Between the 1970s and the early 1990s, at least 28,000 people in the U.K. were given contaminated blood. Almost 4,000 of those who received the blood products — mostly haemophiliacs — became infected with HIV, hepatitis C, or both.
So far, 2,800 people have died.
The British media has widely referred to the contaminated blood scandal as the “worst disaster in the history of the U.K.’s National Health Service.” The horrors of what happened are almost too shocking to be believed, involving medical negligence, government cover-ups and corporate greed. A government-ordered inquiry began in January, and it aims to get to the bottom of what went wrong and provide long-overdue answers for those affected.
“The contaminated blood scandal has affected so many lives in so many ways and is a real tragedy,” HuffPost U.K. reporter Aasma Day said.
This week, Aasma shone a spotlight on the stories of the women affected by the scandal. She heard from some women who were infected with hepatitis C, which can be deadly, after receiving a blood transfusion following childbirth. Many of them had never told their stories publicly before.
“For years, many women went to their doctors saying they were suffering from extreme fatigue, anxiety and depression — but a lot of them were sent away and told their symptoms were just down to busy lives with young children,” she said.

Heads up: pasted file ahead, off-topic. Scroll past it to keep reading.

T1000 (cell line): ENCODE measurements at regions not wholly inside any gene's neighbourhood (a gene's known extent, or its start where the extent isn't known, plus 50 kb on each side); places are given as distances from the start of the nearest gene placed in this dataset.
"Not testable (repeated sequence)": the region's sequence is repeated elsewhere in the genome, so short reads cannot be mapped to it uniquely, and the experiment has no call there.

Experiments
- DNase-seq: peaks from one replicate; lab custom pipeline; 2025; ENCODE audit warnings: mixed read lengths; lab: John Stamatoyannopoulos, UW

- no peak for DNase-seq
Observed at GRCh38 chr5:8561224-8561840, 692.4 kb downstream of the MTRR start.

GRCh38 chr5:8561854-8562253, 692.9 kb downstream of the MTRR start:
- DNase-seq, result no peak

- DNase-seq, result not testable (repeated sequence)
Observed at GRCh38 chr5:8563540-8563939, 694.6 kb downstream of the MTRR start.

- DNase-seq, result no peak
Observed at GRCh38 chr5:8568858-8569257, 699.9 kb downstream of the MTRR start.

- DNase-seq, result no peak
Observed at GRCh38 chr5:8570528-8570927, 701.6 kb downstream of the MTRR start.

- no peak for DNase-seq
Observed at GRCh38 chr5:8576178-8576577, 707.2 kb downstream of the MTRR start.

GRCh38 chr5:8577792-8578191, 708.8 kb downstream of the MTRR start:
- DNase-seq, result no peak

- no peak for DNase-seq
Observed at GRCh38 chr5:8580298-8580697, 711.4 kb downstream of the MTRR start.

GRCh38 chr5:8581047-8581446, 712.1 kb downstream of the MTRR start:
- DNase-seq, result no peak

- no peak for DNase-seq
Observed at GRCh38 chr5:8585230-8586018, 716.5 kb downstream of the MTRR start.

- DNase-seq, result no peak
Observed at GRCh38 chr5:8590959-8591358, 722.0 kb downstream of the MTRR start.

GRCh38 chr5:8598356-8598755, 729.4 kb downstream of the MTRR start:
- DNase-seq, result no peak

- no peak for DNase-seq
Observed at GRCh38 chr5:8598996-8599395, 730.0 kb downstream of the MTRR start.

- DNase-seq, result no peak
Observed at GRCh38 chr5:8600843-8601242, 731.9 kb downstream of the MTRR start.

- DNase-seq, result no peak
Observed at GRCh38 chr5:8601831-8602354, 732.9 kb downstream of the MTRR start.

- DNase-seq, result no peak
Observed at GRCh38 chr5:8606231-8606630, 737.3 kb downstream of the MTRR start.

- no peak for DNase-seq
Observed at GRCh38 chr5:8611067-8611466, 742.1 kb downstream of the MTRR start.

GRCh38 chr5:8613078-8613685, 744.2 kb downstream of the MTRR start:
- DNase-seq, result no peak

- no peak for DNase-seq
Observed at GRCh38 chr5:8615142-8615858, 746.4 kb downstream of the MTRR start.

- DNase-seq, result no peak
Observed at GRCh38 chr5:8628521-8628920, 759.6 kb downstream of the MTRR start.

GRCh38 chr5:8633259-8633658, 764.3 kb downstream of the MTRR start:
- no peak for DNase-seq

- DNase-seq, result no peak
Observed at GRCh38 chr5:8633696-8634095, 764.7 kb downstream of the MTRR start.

She also spoke to the too-often-forgotten peripheral victims of this tragedy: the widows, wives and daughters of those who received the contaminated blood, who are searching for justice. More than 300 people affected by the scandal are campaigning for a national screening program to test anyone who may have been given infected blood, for fear there may be many more people who aren’t getting the necessary treatment.
Giving voice to these women is crucial, Aasma said: “The women, and everyone affected by this scandal, should be praised for their bravery and courage in raising awareness by speaking out and pushing for a test which could lead to more victims being uncovered and treated.”
I hope you’ll enjoy this week’s newsletter from London. As always, thanks for reading.
Until next time,
As many as 79 million Americans are currently infected with the human papillomavirus, some strains of which have been linked to an increased risk of cancer. That’s men and women — so how come women typically carry the stigma of it? Mostly because there’s currently no approved HPV test for men, meaning men simply aren’t routinely tested for the virus like women are, Jenna Birch wrote for HuffPost U.S. She spoke to experts to find out why women are being forced to carry the stigma of something that can affect anyone.
HuffPost Canada’s Al Donato spoke to several Canadian sex workers about their experiences with stigma, and the havoc that being outed can wreak on their lives and families. For some, being outed led to a loss of earnings. For others, it meant losing their family or their second, more “mainstream” job. For one woman, being outed led to her being institutionalized in a psychiatric facility. This deep dive into the state of Canada’s sex work laws is a thought-provoking read.